June 21, 1964
Three civil rights workers are murdered by white supremacists
The activists (pictured left to right: Andrew Goodman, James Earl Chaney, and Michael Henry Schwerner) had visited Meridian, Mississippi to speak with members of a recently burned church, and were on a campaign to encourage the black community to vote. The group was harassed by local enforcement during their time in the town: they were arrested on a traffic violation, held for several hours, and followed by police for some time after their release. Before they were able to leave the county, they were pulled over, abducted, shot at close range, and buried. Their vehicle was found burnt three days later; their bodies were discovered two months after their disappearance thanks to a tip-off.
The burned chasis of a station wagon used by three missing civil rights workers is towed from a swamp near Philadelphia, Mississippi, where it was found abandoned. [Source: New York Journal American Photographic Morgue]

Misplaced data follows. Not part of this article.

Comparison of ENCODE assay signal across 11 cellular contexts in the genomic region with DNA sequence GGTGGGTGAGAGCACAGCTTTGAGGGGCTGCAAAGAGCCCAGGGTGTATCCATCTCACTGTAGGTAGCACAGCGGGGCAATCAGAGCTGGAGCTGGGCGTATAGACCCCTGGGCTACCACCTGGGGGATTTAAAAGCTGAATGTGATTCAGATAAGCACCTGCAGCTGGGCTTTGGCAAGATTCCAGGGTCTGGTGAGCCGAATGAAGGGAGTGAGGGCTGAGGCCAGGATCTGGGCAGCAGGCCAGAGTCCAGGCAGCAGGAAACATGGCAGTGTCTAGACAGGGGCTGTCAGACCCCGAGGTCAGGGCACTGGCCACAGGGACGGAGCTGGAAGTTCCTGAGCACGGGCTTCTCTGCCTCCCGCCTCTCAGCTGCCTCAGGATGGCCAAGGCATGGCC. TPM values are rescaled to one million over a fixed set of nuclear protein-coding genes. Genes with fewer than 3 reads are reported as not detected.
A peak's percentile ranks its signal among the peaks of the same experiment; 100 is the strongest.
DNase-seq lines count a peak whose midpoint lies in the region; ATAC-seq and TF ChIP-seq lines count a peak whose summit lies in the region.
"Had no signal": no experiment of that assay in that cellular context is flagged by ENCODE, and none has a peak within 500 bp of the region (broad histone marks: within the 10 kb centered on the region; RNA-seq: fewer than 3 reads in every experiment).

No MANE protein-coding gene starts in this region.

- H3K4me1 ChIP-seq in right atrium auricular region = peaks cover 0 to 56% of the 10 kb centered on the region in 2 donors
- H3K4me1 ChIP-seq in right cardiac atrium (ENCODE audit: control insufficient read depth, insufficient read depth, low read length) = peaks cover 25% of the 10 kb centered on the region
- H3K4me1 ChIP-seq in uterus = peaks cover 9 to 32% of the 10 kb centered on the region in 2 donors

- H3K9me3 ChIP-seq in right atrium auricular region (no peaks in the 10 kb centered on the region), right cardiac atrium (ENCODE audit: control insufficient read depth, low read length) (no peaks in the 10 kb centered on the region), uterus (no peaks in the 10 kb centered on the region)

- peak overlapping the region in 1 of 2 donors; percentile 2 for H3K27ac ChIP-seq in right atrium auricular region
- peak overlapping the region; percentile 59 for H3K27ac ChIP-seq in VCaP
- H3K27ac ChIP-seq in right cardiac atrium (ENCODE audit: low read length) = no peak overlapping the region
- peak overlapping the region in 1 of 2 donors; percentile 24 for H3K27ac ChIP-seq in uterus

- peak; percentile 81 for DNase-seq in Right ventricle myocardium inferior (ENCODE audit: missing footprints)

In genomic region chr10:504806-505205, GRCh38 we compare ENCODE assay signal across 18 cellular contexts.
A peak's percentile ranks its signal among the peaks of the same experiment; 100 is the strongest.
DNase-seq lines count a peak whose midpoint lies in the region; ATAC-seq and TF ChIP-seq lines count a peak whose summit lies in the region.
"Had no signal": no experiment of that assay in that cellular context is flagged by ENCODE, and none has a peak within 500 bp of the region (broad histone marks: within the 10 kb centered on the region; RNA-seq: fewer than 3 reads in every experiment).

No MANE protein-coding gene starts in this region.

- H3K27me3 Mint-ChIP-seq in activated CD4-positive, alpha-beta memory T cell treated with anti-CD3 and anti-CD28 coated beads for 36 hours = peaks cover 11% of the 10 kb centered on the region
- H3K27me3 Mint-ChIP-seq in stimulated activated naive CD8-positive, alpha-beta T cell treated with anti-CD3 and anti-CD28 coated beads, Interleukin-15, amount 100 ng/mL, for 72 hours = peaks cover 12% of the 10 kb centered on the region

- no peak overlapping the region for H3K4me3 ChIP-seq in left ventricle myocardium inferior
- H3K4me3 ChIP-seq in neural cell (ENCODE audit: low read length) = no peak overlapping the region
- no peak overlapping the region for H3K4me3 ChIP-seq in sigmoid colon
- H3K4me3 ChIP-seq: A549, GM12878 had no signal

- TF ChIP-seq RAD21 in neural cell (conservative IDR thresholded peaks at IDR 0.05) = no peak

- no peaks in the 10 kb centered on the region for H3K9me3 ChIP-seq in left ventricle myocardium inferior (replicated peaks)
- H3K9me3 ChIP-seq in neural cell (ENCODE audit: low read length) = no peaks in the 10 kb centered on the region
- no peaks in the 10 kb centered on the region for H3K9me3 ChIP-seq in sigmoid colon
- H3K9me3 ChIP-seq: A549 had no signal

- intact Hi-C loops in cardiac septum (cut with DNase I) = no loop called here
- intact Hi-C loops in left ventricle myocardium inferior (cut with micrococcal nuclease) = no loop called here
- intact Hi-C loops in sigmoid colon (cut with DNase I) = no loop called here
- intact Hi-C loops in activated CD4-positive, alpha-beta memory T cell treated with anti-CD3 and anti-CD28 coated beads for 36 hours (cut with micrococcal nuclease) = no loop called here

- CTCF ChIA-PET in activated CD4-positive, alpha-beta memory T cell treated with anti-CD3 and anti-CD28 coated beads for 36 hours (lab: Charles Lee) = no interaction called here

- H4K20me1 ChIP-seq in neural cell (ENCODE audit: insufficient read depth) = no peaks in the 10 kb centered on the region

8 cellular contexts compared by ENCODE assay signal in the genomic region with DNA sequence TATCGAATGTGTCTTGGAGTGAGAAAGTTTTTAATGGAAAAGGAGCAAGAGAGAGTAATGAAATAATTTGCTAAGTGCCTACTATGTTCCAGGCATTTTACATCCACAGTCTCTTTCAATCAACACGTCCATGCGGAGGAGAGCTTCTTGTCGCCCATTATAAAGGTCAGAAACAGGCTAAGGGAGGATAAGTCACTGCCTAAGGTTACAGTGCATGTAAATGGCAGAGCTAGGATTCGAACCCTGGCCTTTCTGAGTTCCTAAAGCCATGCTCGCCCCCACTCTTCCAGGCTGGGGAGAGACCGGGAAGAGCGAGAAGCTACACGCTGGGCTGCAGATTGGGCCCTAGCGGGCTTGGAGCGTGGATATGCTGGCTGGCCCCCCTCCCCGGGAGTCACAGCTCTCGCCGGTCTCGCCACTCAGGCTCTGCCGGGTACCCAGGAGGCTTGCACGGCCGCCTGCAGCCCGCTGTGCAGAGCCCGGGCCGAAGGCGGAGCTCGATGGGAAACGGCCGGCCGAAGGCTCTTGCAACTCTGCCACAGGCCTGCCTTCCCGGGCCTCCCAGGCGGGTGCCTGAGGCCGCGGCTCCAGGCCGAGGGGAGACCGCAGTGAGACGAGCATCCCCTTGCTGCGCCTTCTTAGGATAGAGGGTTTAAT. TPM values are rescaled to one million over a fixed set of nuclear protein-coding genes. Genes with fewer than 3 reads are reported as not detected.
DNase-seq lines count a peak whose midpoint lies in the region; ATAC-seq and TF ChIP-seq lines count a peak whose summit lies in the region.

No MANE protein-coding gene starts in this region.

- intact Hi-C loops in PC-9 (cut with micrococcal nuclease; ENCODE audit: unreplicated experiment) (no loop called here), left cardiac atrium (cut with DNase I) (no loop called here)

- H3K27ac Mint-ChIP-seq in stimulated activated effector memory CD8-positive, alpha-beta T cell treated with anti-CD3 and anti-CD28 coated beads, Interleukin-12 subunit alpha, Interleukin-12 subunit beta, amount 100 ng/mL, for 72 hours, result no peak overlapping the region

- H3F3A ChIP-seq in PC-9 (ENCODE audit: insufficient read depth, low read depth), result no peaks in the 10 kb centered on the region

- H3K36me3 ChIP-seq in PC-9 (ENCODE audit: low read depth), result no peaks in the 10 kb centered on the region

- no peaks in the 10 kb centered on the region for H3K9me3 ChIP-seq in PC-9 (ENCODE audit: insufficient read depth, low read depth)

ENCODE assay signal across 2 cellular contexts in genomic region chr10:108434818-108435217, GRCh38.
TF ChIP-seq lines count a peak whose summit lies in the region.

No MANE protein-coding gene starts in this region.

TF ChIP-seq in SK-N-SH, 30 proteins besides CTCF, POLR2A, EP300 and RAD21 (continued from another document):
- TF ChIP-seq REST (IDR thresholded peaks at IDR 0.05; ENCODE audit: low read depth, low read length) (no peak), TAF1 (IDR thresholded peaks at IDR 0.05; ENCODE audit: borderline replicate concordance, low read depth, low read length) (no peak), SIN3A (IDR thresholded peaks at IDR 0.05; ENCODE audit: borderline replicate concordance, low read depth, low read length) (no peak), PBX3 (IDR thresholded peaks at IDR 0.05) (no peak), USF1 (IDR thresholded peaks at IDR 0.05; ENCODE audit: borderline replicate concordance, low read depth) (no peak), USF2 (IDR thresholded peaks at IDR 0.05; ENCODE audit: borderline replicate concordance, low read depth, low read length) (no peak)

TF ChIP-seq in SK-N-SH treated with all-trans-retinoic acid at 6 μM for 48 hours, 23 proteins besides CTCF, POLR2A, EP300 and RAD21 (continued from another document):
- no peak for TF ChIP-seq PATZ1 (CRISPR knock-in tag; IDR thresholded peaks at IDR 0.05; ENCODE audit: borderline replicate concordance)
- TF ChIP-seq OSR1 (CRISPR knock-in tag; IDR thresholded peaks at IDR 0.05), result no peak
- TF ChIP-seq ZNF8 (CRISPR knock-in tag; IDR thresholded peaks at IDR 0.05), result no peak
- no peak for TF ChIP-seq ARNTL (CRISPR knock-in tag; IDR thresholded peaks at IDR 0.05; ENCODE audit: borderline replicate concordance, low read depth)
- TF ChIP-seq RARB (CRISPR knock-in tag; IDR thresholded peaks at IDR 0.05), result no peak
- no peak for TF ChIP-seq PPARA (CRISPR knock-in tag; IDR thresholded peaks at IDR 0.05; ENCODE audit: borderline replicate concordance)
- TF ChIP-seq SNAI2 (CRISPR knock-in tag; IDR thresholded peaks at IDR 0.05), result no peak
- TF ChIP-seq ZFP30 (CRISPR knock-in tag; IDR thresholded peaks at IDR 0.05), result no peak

During their investigation, the FBI found some members of the local White Knights of the Ku Klux Klan were involved in the abduction and murders. Several men from town were arrested for being part of the lynch mob, though the State of Mississippi refused to charge the men of the murders. A federal trial was started in 1967, with a handful of men involved being convicted, their sentences ranging from 3-10 years; none served more than 6 years.
Morgue attendants and law enforcement officials at the University Medical Center in Jackson, Mississippi, go about the grim task of unloading one of three bodies presumed to be the remains of the three missing civil rights workers — James Chaney, Andrew Goodman and Michael Schwerner. [Source: New York Journal American Photographic Morgue]
Two FBI agents examine debris near the burned-out station wagon of three missing civil rights workers near Philadelphia, Mississippi.[Source: New York Journal American Photographic Morgue]
Two men not convicted — though strongly implicated — were sheriff-candidate E.G. Barnett and minister Edgar Ray Killen whose jury deadlocked. (It was later revealed the jury deadlocked because a single juror stated she “could never convict a preacher.”) Killen was retried in 2005 and on June 21, the 41st anniversary of the murders, was convicted of 3 counts of manslaughter and sentenced to 60 years in prison. He died on January 11, 2018.